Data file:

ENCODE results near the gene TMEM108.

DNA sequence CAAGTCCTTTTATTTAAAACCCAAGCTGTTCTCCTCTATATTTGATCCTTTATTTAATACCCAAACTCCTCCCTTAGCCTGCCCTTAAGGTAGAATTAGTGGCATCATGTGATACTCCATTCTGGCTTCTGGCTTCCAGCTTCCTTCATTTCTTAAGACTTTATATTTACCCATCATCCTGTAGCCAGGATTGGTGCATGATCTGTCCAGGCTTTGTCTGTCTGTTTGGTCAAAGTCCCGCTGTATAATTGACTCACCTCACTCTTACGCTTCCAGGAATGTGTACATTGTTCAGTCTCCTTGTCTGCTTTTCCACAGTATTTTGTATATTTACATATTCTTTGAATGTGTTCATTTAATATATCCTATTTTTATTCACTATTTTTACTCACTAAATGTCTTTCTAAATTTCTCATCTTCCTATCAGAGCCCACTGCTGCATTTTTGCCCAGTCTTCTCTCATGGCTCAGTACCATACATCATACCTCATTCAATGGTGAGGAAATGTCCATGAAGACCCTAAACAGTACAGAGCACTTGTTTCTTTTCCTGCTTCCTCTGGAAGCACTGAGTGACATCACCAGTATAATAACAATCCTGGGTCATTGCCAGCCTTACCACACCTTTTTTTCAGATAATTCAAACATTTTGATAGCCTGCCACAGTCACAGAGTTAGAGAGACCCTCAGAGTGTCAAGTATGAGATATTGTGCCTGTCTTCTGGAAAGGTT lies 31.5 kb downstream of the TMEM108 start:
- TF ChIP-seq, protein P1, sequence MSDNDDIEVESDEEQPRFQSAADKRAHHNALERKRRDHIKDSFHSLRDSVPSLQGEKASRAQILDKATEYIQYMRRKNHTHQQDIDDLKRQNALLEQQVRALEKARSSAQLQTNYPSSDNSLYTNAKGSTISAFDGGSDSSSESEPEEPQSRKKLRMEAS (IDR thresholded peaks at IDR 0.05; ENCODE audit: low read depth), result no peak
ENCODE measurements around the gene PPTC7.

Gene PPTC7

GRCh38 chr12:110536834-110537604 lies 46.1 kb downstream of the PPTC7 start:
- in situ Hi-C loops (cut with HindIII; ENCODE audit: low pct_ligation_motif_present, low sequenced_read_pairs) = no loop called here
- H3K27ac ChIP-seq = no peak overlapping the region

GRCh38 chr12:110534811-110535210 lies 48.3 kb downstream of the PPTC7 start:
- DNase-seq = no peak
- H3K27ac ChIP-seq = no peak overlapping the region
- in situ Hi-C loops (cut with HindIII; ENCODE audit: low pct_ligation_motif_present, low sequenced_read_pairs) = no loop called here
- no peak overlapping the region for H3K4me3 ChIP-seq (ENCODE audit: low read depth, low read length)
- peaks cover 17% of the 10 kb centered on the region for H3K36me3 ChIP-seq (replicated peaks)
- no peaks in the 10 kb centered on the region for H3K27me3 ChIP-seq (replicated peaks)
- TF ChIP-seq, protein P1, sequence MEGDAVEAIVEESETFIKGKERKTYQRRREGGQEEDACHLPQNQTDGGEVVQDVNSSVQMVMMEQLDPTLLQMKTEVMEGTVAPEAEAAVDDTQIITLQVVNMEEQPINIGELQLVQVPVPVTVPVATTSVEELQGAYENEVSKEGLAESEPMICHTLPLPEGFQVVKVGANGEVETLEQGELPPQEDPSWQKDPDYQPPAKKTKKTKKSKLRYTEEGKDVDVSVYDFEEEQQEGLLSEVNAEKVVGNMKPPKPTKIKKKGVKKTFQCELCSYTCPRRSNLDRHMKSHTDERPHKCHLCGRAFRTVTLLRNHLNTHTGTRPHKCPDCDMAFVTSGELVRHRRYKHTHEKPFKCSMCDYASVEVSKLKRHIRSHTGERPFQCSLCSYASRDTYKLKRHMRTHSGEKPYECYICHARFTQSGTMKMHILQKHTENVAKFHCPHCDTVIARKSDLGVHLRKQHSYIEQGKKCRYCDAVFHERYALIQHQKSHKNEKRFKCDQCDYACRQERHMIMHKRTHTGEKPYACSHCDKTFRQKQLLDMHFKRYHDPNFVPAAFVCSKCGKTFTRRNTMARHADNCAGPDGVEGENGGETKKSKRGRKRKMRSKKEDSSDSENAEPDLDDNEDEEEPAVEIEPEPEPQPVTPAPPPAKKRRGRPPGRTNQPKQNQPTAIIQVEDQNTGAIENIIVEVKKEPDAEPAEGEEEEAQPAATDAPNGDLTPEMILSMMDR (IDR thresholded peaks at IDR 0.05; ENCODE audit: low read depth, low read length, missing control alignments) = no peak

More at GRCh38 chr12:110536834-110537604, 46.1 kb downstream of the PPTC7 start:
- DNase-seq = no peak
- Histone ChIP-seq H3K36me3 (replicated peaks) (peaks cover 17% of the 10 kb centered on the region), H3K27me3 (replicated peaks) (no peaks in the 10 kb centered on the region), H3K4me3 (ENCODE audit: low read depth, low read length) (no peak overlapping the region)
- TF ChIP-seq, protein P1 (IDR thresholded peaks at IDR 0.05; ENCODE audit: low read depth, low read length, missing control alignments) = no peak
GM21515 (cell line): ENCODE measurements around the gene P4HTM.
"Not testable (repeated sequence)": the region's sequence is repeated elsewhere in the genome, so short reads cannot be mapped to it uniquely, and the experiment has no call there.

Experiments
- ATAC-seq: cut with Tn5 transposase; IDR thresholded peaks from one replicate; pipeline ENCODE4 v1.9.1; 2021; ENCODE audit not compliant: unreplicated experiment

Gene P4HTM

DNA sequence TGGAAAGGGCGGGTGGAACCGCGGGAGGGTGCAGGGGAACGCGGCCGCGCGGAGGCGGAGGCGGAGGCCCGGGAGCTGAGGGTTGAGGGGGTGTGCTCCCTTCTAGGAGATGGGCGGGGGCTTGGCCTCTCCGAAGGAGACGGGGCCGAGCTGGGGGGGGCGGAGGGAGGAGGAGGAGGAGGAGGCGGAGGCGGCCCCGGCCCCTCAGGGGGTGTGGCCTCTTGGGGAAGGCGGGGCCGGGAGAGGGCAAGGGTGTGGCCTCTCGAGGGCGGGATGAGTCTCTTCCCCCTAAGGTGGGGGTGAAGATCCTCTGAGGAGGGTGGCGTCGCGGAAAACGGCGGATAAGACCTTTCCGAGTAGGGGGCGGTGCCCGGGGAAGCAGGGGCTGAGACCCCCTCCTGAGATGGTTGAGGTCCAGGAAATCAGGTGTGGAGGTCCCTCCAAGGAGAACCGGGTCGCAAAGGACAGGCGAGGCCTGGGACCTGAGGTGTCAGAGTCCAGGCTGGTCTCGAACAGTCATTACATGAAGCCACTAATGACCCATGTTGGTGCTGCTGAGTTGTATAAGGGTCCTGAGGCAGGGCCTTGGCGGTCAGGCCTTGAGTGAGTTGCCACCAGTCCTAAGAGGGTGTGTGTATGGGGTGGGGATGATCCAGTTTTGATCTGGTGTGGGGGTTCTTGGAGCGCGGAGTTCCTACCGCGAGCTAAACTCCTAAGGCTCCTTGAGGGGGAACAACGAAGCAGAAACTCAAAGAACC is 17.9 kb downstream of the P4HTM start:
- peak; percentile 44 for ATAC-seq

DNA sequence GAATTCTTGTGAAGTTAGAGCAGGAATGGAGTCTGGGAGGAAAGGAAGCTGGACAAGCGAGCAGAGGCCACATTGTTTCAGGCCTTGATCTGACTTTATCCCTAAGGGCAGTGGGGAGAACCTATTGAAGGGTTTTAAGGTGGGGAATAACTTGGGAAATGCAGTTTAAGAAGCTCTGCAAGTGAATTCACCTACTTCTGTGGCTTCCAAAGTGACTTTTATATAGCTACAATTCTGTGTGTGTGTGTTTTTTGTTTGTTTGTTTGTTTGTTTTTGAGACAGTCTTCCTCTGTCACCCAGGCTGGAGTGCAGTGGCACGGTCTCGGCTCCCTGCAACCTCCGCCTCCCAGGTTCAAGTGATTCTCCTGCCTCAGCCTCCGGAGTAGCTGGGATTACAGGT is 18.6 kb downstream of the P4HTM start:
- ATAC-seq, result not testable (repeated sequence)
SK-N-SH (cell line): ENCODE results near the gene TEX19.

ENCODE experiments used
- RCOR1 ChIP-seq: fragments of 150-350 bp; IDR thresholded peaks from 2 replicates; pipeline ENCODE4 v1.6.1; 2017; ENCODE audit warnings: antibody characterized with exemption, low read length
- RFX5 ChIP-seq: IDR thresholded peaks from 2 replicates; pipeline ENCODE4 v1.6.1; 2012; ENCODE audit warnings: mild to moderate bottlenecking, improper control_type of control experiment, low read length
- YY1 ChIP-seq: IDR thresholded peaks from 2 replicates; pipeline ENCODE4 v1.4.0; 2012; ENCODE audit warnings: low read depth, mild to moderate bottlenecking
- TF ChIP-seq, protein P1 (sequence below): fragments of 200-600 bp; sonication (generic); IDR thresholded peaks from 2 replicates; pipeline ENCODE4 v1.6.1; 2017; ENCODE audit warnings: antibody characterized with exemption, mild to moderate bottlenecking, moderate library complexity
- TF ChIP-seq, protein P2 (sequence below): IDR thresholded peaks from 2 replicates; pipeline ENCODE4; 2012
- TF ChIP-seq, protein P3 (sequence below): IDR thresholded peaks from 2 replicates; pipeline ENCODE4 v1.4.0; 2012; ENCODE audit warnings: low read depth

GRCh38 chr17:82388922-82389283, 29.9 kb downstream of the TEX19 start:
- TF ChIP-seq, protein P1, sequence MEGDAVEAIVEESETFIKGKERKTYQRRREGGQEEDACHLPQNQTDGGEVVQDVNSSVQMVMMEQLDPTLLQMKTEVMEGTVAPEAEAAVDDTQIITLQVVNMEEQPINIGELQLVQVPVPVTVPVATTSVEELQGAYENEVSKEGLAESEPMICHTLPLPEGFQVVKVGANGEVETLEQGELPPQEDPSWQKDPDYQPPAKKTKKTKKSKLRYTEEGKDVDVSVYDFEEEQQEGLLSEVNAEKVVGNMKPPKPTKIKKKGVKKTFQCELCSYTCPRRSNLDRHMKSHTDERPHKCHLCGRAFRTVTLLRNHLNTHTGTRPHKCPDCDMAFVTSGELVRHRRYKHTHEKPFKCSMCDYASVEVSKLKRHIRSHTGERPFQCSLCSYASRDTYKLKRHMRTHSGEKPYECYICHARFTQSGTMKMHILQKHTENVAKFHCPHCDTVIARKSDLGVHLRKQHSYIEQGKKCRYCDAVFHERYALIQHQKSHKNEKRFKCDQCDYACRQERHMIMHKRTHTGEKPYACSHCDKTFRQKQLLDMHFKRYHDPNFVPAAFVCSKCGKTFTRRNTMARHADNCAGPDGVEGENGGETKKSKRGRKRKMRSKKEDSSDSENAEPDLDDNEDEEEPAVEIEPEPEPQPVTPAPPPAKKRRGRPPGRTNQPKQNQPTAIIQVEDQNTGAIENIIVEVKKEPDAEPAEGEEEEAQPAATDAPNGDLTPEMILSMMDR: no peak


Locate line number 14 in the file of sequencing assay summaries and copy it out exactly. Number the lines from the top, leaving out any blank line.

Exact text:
- peaks cover 17% of the 10 kb centered on the region for H3K36me3 ChIP-seq (replicated peaks)